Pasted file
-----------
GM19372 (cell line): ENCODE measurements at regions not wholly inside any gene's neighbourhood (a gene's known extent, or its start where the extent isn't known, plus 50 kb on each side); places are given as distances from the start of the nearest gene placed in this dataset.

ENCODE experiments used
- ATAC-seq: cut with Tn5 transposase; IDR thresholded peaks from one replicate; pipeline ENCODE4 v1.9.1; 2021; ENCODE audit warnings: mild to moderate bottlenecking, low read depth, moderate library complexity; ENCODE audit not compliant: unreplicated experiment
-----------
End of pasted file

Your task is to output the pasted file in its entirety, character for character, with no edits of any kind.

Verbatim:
GM19372 (cell line): ENCODE measurements at regions not wholly inside any gene's neighbourhood (a gene's known extent, or its start where the extent isn't known, plus 50 kb on each side); places are given as distances from the start of the nearest gene placed in this dataset.

ENCODE experiments used
- ATAC-seq: cut with Tn5 transposase; IDR thresholded peaks from one replicate; pipeline ENCODE4 v1.9.1; 2021; ENCODE audit warnings: mild to moderate bottlenecking, low read depth, moderate library complexity; ENCODE audit not compliant: unreplicated experiment